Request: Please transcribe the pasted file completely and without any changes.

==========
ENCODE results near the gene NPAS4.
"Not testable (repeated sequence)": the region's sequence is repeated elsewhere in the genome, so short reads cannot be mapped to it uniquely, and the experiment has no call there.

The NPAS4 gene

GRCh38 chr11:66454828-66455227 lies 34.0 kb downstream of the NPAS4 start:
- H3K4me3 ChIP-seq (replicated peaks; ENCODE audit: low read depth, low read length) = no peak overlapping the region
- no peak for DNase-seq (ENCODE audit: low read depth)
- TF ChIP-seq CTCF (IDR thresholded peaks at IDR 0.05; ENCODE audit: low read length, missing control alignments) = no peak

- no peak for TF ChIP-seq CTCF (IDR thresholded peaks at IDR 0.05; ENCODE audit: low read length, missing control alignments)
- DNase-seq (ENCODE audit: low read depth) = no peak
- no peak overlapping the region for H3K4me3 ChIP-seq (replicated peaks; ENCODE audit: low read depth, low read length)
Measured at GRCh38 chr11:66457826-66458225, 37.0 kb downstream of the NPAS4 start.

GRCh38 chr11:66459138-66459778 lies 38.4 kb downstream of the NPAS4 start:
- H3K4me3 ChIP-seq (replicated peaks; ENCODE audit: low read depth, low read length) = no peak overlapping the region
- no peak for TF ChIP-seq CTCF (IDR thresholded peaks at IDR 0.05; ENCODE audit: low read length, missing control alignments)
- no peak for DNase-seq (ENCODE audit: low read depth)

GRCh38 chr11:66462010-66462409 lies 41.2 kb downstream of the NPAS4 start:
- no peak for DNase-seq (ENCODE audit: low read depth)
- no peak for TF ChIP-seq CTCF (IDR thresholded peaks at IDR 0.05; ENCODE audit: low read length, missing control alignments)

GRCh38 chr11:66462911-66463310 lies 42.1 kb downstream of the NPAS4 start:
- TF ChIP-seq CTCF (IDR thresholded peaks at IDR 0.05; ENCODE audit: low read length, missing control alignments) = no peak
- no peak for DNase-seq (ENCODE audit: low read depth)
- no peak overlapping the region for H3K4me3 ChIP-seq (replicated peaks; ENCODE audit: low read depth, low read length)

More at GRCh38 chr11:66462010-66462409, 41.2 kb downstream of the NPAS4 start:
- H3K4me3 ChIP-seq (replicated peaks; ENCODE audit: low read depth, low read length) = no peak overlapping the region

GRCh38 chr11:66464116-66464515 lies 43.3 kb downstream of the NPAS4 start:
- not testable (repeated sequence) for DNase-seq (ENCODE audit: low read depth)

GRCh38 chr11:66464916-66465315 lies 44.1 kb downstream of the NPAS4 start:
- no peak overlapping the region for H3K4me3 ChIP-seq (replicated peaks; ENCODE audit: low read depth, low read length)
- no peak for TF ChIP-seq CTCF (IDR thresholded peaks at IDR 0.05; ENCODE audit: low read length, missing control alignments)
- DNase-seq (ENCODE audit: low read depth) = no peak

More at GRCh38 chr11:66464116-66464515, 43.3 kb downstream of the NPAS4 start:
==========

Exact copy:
ENCODE results near the gene NPAS4.
"Not testable (repeated sequence)": the region's sequence is repeated elsewhere in the genome, so short reads cannot be mapped to it uniquely, and the experiment has no call there.

The NPAS4 gene

GRCh38 chr11:66454828-66455227 lies 34.0 kb downstream of the NPAS4 start:
- H3K4me3 ChIP-seq (replicated peaks; ENCODE audit: low read depth, low read length) = no peak overlapping the region
- no peak for DNase-seq (ENCODE audit: low read depth)
- TF ChIP-seq CTCF (IDR thresholded peaks at IDR 0.05; ENCODE audit: low read length, missing control alignments) = no peak

- no peak for TF ChIP-seq CTCF (IDR thresholded peaks at IDR 0.05; ENCODE audit: low read length, missing control alignments)
- DNase-seq (ENCODE audit: low read depth) = no peak
- no peak overlapping the region for H3K4me3 ChIP-seq (replicated peaks; ENCODE audit: low read depth, low read length)
Measured at GRCh38 chr11:66457826-66458225, 37.0 kb downstream of the NPAS4 start.

GRCh38 chr11:66459138-66459778 lies 38.4 kb downstream of the NPAS4 start:
- H3K4me3 ChIP-seq (replicated peaks; ENCODE audit: low read depth, low read length) = no peak overlapping the region
- no peak for TF ChIP-seq CTCF (IDR thresholded peaks at IDR 0.05; ENCODE audit: low read length, missing control alignments)
- no peak for DNase-seq (ENCODE audit: low read depth)

GRCh38 chr11:66462010-66462409 lies 41.2 kb downstream of the NPAS4 start:
- no peak for DNase-seq (ENCODE audit: low read depth)
- no peak for TF ChIP-seq CTCF (IDR thresholded peaks at IDR 0.05; ENCODE audit: low read length, missing control alignments)

GRCh38 chr11:66462911-66463310 lies 42.1 kb downstream of the NPAS4 start:
- TF ChIP-seq CTCF (IDR thresholded peaks at IDR 0.05; ENCODE audit: low read length, missing control alignments) = no peak
- no peak for DNase-seq (ENCODE audit: low read depth)
- no peak overlapping the region for H3K4me3 ChIP-seq (replicated peaks; ENCODE audit: low read depth, low read length)

More at GRCh38 chr11:66462010-66462409, 41.2 kb downstream of the NPAS4 start:
- H3K4me3 ChIP-seq (replicated peaks; ENCODE audit: low read depth, low read length) = no peak overlapping the region

GRCh38 chr11:66464116-66464515 lies 43.3 kb downstream of the NPAS4 start:
- not testable (repeated sequence) for DNase-seq (ENCODE audit: low read depth)

GRCh38 chr11:66464916-66465315 lies 44.1 kb downstream of the NPAS4 start:
- no peak overlapping the region for H3K4me3 ChIP-seq (replicated peaks; ENCODE audit: low read depth, low read length)
- no peak for TF ChIP-seq CTCF (IDR thresholded peaks at IDR 0.05; ENCODE audit: low read length, missing control alignments)
- DNase-seq (ENCODE audit: low read depth) = no peak

More at GRCh38 chr11:66464116-66464515, 43.3 kb downstream of the NPAS4 start: